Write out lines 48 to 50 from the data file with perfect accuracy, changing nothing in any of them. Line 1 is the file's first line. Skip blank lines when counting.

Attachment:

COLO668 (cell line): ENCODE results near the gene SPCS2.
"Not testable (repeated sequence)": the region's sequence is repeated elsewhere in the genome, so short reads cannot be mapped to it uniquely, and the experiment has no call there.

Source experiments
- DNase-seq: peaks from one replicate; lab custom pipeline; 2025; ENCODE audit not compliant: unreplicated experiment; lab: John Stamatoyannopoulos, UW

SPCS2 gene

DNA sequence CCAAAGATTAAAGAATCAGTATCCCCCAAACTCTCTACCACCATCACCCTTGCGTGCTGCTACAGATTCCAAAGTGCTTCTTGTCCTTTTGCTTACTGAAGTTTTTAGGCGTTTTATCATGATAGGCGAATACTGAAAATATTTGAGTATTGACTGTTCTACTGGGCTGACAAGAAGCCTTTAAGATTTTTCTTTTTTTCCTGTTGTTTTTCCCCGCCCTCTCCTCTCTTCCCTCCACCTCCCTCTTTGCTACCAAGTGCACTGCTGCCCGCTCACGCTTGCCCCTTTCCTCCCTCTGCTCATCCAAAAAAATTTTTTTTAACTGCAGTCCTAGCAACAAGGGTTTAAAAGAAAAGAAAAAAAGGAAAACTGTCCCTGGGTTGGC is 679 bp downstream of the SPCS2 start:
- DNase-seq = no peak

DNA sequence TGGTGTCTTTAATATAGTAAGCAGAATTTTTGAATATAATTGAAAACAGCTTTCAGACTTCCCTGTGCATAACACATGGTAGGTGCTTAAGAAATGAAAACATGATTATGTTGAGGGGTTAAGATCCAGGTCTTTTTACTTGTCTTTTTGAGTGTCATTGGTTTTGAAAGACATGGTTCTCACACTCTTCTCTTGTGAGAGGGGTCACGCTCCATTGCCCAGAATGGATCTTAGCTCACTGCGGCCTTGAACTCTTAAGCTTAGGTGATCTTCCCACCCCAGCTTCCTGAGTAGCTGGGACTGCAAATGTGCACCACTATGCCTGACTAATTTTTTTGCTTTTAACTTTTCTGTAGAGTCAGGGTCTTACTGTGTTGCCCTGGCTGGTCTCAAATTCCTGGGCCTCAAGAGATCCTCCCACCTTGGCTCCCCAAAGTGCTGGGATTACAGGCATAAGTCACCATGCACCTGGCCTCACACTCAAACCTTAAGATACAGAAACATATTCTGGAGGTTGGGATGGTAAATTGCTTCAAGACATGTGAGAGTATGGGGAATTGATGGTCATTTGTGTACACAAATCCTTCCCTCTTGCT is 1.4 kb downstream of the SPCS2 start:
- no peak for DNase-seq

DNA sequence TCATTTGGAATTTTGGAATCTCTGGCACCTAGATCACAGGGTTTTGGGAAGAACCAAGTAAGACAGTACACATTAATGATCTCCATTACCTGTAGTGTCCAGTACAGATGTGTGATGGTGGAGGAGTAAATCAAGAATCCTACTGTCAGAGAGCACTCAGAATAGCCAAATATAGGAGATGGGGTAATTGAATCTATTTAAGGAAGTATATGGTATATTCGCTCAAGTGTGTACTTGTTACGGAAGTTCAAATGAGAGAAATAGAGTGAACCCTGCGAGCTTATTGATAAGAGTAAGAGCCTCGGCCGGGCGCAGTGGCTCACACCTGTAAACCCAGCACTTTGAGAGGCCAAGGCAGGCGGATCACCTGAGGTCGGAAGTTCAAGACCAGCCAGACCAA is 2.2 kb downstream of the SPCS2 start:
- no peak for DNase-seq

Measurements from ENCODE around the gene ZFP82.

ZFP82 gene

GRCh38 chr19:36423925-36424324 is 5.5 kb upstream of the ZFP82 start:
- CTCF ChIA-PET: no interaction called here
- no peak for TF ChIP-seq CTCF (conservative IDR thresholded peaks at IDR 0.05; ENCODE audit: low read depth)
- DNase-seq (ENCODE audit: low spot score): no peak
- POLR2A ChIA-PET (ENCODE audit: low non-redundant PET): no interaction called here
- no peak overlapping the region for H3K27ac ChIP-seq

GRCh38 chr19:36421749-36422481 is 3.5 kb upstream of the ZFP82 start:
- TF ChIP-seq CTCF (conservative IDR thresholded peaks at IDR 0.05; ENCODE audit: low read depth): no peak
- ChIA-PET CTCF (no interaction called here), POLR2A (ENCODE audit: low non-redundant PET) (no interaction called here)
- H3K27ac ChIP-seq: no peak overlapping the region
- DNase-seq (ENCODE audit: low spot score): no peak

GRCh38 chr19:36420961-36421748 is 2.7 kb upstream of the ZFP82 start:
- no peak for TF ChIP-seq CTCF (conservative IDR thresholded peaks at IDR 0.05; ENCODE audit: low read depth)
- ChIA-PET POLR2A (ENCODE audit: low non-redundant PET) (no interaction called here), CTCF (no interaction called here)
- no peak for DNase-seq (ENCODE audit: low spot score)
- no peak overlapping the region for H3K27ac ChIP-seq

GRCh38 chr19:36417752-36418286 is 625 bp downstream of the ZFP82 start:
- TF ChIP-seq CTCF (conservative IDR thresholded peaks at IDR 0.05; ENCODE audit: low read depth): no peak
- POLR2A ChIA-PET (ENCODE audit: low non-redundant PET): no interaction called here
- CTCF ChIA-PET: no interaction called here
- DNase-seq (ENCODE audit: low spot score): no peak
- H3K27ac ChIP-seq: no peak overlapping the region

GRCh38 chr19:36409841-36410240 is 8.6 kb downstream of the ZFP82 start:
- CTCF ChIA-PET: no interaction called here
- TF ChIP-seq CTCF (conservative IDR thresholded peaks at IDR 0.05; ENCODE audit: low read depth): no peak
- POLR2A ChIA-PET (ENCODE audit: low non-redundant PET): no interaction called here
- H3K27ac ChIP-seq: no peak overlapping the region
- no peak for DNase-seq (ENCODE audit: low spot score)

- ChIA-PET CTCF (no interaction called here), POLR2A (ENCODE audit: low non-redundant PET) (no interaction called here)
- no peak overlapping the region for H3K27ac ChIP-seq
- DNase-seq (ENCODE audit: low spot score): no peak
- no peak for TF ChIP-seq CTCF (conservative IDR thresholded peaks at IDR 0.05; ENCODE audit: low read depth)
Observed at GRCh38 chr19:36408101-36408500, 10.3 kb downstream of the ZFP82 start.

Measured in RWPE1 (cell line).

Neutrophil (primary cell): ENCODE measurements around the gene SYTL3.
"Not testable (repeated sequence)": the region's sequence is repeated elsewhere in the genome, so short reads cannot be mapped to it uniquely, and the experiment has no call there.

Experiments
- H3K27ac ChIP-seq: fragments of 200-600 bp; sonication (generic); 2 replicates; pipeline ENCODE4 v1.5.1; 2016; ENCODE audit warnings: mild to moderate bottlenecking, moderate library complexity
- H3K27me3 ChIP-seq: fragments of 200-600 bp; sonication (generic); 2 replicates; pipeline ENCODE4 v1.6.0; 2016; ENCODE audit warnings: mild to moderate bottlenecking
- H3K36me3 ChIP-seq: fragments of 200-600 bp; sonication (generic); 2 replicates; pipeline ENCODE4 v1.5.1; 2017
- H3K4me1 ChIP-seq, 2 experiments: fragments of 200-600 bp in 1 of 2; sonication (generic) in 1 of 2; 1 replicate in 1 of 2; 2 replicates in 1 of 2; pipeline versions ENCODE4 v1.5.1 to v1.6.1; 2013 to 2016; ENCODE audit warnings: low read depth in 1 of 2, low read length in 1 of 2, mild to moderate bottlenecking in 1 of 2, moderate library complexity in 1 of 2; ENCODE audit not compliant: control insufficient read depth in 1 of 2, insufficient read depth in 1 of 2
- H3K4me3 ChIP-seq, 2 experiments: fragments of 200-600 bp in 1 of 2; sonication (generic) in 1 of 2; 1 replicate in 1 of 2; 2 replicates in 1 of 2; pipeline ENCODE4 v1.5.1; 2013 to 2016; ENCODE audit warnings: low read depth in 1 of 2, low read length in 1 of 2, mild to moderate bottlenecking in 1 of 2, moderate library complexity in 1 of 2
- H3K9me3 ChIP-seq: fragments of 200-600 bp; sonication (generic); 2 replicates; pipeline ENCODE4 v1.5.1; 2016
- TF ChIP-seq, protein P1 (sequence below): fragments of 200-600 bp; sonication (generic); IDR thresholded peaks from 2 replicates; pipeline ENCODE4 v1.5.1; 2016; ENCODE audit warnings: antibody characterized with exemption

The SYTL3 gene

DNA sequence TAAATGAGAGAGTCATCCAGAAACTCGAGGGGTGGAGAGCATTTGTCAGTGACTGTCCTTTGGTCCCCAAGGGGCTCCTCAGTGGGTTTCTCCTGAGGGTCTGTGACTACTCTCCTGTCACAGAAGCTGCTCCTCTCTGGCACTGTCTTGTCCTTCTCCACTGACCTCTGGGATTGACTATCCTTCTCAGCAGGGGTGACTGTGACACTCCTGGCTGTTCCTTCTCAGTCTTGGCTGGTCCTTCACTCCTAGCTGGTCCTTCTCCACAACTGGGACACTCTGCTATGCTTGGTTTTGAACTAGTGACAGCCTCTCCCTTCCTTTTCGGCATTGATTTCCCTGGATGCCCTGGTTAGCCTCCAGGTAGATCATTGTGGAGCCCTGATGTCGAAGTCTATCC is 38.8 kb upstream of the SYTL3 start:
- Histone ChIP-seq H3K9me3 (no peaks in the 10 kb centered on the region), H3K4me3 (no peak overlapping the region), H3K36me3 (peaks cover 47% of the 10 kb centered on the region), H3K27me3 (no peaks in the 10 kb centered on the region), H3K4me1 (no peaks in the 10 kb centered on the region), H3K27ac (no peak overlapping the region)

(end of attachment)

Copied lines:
Neutrophil (primary cell): ENCODE measurements around the gene SYTL3.
"Not testable (repeated sequence)": the region's sequence is repeated elsewhere in the genome, so short reads cannot be mapped to it uniquely, and the experiment has no call there.

Experiments